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    Quote Originally Posted by DavidEccleston View Post
    I reduce noise less these days. There was a football photographer doing one of the B&H talks a year or two ago... he mentioned that he never applied noise reduction, and nobody has ever complained. Us photographers are the only ones who are so picky about noise.

    I still do NR, but I no longer try to remove all clearly visible noise, which makes things much simpler for us crop-body shooters. I pretty much just increase the luma noise slider it Lightroom to something appropriate for the ISO. A ISO 6400 shot starts needing a bit of a boost to the default chroma value too (on 7D2... 7D needed chroma slider earlier).

    When I'm going for more NR, which is pretty rare, then after doing noise reduction in LR or ACR, I'll shrink in Photoshop, and do a noise reduction filter after that. Shrinking already minimizes the noise, which helps the NR filter. Running the NR filter on full sizes images tends to do a whole lot of nothing. The NR filter appears to also add a sharpening effect to the image. If the details (like eyes) aren't perfectly sharp after that, then I'll do an unsharp mask.
    Pretty same, i'm spending really a lot less time reducing the noise!

    Pixel-peeping is the evil !

    Maybe some of that is useful when you print a big picture... but before that, just let it flows
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    There are a number of tips here that I am going to try. I used to use DPP faithfully but got a way from it and used ACR instead. Now when I go into the new version of DPP, I'm clueless ...maybe I'll have to study up! I'm also a few versions behind in DxO and I would love to get DeNoise but it is a tad pricey! MY GTG (Greater Than Gatsby) photoshop action works pretty good when noise isn't too bad to begin with and you only need it at around 40% but I have a few bird pics I recently took and the noise is pretty high. When I use the action it just makes everything look bad when I push it to 100%.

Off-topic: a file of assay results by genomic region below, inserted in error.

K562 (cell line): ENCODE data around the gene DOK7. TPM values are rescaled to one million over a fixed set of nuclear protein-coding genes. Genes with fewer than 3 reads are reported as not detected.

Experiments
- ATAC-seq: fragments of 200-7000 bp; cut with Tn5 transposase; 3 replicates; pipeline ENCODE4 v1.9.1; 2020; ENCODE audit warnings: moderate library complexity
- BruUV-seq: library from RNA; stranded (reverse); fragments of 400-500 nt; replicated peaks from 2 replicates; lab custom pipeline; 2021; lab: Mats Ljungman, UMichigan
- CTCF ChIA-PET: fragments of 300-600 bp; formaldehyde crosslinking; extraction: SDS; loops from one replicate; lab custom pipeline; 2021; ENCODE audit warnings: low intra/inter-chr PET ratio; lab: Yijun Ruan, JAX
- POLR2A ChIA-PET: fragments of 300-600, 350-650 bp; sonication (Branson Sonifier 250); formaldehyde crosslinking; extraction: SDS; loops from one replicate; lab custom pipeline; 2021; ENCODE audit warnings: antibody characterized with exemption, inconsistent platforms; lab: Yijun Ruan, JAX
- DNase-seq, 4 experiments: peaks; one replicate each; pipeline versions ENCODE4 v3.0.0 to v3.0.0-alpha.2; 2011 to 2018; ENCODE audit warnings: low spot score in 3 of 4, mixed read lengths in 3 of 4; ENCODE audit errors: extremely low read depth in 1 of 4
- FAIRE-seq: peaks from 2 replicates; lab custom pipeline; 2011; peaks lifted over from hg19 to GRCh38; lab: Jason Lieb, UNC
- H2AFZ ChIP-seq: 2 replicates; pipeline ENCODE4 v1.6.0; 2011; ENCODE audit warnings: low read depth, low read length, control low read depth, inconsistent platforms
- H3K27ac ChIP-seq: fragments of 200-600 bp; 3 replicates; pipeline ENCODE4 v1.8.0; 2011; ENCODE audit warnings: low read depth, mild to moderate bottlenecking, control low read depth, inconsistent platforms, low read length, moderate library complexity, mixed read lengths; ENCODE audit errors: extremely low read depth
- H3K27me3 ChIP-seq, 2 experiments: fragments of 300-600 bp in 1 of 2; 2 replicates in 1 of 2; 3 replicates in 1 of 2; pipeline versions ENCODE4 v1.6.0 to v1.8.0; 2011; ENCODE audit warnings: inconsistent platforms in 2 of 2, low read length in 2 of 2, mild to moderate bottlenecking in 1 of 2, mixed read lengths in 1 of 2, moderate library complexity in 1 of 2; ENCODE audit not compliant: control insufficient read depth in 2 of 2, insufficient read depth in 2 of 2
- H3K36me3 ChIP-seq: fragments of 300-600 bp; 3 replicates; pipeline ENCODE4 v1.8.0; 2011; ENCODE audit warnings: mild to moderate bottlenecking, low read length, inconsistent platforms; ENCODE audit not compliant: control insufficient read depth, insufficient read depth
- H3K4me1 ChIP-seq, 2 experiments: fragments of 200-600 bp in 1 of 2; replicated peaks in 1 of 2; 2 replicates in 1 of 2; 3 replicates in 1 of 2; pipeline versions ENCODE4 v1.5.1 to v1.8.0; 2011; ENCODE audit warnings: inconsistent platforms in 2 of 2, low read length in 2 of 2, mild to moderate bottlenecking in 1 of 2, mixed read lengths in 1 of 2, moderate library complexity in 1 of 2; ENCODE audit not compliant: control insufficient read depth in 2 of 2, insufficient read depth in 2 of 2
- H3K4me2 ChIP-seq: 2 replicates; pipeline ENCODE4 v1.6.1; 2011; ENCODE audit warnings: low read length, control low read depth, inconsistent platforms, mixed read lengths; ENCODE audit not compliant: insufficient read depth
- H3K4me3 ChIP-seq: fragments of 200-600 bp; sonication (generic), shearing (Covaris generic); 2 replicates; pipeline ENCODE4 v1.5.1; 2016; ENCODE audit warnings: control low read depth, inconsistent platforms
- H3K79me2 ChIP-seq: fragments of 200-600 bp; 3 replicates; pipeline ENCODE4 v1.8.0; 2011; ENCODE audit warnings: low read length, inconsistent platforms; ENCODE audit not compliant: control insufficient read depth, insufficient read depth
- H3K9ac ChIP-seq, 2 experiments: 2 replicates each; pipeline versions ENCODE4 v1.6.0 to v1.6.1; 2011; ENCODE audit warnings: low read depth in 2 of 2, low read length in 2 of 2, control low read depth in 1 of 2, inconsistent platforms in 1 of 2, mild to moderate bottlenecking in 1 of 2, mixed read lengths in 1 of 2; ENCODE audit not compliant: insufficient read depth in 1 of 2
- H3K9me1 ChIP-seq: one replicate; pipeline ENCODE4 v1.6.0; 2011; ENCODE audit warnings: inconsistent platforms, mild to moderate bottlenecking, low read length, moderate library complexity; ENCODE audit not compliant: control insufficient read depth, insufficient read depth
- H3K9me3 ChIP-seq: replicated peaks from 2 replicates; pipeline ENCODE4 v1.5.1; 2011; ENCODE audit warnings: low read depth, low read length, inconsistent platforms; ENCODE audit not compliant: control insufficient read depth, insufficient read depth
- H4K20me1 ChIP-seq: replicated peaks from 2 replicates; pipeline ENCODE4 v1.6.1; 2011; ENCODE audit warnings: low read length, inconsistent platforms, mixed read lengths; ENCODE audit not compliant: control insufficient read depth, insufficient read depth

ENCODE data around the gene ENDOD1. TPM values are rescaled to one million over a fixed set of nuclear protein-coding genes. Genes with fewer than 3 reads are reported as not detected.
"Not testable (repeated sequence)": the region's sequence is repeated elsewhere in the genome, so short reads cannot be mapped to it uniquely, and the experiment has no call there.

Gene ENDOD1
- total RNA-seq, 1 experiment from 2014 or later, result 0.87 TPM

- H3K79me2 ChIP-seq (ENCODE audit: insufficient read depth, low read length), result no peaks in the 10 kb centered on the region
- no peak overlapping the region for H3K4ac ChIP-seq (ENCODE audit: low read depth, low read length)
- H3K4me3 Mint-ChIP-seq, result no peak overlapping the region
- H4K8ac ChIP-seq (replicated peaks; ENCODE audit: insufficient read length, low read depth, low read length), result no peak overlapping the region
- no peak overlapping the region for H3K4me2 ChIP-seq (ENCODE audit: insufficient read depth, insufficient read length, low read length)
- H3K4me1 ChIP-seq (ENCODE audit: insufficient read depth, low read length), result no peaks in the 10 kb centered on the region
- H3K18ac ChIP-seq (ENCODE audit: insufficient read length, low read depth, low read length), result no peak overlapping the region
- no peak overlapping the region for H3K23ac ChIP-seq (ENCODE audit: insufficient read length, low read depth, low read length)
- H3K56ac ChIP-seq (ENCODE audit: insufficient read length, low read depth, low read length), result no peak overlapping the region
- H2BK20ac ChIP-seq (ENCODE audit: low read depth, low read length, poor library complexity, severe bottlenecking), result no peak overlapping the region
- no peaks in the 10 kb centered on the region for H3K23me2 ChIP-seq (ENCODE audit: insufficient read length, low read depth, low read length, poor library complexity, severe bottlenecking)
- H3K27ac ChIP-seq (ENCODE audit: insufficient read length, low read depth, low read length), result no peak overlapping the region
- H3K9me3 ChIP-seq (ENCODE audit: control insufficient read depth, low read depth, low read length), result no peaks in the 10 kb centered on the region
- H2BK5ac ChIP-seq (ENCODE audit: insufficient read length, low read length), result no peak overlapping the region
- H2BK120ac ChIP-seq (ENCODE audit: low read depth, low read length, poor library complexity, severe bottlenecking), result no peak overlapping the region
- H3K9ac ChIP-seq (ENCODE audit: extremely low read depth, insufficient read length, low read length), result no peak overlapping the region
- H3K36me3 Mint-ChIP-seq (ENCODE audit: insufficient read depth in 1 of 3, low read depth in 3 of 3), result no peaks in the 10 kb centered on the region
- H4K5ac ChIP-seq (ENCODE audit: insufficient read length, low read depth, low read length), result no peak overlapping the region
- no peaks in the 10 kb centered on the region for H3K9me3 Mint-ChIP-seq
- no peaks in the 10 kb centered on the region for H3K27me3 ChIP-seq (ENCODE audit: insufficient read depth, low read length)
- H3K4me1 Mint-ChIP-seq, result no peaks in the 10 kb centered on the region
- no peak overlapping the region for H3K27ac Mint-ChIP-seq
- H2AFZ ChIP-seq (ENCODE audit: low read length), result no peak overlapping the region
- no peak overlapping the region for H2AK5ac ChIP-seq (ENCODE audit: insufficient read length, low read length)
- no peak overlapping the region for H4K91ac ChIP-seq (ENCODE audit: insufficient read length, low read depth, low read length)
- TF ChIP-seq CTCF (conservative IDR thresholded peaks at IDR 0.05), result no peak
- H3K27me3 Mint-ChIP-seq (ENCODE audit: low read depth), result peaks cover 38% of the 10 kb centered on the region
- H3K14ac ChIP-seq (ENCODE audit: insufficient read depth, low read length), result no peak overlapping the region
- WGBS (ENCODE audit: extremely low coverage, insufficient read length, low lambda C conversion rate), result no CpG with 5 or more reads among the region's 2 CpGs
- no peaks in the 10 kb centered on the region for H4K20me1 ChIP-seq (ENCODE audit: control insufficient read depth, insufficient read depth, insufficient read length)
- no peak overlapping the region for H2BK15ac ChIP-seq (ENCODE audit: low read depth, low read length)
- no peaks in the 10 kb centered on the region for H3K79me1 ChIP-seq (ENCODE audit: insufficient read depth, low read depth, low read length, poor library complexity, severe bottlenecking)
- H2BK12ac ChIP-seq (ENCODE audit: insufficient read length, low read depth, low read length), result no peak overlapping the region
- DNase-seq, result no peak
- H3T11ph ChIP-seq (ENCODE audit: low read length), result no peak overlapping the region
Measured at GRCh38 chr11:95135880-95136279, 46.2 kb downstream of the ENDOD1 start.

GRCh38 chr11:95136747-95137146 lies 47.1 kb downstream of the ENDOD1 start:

So sad to throw otherwise good shots away because the noise is awful!

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    After using the latest version of LR, DPP just seems weak when PP Raw. The last few versions of Light Room have gotten better and better. I particularly like the way you can use the Alt key when sharpening and cleaning up noise, the view it gives helps.

    I have noticed that if you shoot jpgs with the 7D II and 5Ds R they have the settings built in and do a good job of cleaning up noise compared to previous bodies. Occasionally I will shoot in RAW and JPG for a comparison to see how much I improve the picture.

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    I like DPP4 because of the way it renders color....to my eye it looks more true and requires less adjustment.

    Also the luminance and chrominance noise reduction feature uses algorithms specially designed for Canon cameras. Using just a small amount of these at the initial step is often all that is needed. If I find more noise reduction is required in post it is usually minimal and is much easier to deal with having used a small amount of noise reduction in the initial conversion.

    I always shoot RAW just due to the fact that the image will respond better to the wide array of processing techniques available and it can be saved to be reprocessed later if new/better software becomes available.

    To my own detriment, I have yet to really delve into LightRoom. I know I should but just have not made the effort yet.